Editor 1 “A Journey into Value Systems is an expansive guide and workbook to help readers explore all aspects of our lives and make profound changes in how we live. The book effectively uses teaching elements such as stories and exercises to impart information and help readers participate in the process. Your friendly, authoritative writing style engages and encourages readers.”

Editor 2 “It has been a pleasure to perform the Developmental Edit of A Journey into Value Systems, an insightful and enlightening book that guides the reader through a transformation process to overhaul and improve his or her personal and professional life.”

Editor 3 “Thank you for the opportunity to edit your book. It is so easy today for us to forget or ignore all the important aspects of existence that help us to be happy and productive human beings. Your workbook will make it easy for readers to improve their lives by organizing and focusing their thoughts and emotions and tuning out distractions. I think most people will find the journey to be an eye-opening experience too!”



Debut author and life coach Thompson presents a detailed workbook for improving one’s life.

“You are greater than you think you are!” the author writes at the outset of this motivational work, quoting Herbalife founder Mark Hughes, whom he saw speak in 1999. But he wondered how one could “move into this greatness.” The author shares his answers over the course of the book in the form of a basic plan. Put simply, the idea is to organize “your valued principles by placing what you value into groups.” These eight categories include “Physical,” “Financial,” and “Emotional and Mental,” among others. Thompson urges readers to use the groupings as an opportunity to look closely at what they truly believe: “Understanding and redefining our values becomes transformational.” To that end, the book takes the reader on a journey of self-discovery with questions such as “What are my beliefs about money?” and “What am I observing about my emotions?” Suggested tasks include using positive thoughts to change how one appears to other people and choosing the first simple steps that one can take to change one’s life. Along the way, Thompson shares his own story, including what he learned from the Enlightened Millionaire Institute, which “helped people become millionaires through real estate, writing books, marketing, and adopting information from successful millionaires”; a meditation technique that he developed; and how he once suffered from hypertension. Overall, the book provides an easy method for examining one’s goals. The author’s categorization strategy does indeed allow one to dissect and act on problem areas in one’s life, from diet to excessive TV watching. Some points, though, seem elusive. At one point, for instance, Thompson notes that author John Demartini carried in his pocket the amount of money he wanted to make in a day. However, he doesn’t explain how this is an effective strategy to improve one’s finances. Nevertheless, the author’s honesty about his own life and his perpetual enthusiasm keep the book moving at a brisk pace. Even skeptics will likely come away with some insights.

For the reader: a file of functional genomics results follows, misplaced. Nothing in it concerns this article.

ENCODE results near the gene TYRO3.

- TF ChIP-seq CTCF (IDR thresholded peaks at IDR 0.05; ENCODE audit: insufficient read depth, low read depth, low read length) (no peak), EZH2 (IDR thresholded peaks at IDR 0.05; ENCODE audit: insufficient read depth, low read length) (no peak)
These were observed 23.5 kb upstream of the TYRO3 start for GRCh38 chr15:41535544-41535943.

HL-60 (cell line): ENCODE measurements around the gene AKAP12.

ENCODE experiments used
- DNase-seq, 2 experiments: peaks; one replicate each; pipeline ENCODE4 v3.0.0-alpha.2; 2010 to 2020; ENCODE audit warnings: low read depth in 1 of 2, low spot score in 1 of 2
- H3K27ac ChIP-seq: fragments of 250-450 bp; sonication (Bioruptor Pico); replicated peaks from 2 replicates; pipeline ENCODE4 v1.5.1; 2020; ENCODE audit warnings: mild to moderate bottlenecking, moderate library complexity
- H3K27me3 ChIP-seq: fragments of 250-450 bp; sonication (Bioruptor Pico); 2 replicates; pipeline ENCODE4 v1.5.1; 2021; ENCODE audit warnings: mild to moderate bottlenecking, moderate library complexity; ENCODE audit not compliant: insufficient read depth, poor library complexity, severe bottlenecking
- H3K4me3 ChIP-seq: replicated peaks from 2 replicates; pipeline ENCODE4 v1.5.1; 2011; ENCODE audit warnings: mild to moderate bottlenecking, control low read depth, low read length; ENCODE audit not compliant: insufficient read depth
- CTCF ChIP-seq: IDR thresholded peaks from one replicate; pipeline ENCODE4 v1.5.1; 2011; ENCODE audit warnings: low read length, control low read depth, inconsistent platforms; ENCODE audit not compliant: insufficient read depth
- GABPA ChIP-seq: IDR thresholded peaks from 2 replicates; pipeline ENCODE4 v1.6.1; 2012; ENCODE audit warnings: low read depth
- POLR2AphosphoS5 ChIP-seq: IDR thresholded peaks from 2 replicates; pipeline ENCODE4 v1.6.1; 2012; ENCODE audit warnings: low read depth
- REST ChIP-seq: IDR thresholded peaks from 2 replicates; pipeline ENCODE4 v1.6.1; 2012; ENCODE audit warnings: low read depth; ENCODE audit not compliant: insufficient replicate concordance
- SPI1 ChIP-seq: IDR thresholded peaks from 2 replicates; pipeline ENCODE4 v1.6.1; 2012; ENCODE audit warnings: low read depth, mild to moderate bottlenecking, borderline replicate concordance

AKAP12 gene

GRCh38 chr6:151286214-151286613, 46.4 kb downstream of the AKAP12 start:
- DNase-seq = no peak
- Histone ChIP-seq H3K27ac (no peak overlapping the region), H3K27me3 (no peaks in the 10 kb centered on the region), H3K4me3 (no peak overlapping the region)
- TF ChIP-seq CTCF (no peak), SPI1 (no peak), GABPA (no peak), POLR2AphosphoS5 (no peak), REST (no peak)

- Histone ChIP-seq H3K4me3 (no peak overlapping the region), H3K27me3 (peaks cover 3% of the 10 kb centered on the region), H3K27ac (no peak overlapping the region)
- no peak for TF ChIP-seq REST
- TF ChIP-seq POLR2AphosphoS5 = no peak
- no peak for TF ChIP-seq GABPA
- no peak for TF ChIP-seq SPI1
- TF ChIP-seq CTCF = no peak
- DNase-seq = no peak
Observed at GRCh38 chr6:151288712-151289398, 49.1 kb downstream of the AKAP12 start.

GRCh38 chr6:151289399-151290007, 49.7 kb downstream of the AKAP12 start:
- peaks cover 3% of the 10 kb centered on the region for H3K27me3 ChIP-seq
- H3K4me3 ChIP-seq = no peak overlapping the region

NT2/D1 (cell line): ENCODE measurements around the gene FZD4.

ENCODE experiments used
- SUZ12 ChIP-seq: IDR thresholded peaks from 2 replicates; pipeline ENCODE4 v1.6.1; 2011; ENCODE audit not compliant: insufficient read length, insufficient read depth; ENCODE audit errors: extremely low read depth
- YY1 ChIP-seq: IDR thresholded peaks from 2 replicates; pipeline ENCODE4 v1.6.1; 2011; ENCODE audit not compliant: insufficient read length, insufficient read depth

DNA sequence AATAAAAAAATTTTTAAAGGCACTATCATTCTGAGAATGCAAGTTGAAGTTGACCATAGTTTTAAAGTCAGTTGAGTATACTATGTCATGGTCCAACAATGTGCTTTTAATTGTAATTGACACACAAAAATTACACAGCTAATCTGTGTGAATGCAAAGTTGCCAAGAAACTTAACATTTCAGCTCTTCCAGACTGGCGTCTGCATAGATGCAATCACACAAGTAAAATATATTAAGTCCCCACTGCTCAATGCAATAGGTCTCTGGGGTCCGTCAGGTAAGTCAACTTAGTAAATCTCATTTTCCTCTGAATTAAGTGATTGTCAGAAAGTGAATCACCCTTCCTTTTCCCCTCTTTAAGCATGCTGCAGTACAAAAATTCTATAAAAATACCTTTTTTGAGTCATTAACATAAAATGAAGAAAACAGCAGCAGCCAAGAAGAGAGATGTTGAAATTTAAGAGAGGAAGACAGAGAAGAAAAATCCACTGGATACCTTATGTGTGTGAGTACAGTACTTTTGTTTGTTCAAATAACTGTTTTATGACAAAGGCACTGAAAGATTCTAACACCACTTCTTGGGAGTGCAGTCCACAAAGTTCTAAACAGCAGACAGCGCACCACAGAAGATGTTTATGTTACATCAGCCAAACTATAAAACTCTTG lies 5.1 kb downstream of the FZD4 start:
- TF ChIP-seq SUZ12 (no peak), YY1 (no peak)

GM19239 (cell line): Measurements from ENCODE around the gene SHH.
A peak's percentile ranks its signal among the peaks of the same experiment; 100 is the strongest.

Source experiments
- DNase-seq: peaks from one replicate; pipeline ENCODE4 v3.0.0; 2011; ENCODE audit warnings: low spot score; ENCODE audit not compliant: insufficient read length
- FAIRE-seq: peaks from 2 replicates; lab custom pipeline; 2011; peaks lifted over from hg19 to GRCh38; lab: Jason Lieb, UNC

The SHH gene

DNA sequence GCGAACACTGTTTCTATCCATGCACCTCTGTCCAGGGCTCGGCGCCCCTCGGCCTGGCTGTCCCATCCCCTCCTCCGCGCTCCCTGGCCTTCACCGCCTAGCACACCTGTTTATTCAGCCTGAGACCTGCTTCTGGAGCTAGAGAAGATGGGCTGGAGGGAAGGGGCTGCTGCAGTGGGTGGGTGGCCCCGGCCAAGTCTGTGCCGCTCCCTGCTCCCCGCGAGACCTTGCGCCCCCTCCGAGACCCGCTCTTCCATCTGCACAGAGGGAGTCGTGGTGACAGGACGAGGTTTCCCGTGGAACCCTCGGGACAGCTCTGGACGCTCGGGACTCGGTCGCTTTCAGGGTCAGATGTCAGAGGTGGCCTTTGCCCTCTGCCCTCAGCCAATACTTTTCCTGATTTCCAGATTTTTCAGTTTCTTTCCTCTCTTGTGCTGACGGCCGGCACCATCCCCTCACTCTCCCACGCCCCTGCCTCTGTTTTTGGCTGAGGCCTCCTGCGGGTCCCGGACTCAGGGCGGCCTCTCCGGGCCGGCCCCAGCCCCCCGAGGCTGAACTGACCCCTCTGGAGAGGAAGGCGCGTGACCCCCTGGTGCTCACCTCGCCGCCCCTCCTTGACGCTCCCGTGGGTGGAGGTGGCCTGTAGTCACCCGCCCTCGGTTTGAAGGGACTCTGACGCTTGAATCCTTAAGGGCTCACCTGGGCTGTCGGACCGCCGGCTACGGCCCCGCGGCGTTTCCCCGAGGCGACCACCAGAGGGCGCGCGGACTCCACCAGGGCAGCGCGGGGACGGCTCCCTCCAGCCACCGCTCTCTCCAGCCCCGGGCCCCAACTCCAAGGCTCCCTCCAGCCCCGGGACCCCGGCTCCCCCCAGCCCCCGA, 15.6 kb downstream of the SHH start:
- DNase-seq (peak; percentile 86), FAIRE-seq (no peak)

A valuable starting point for personal growth, although some elements feel ambiguous.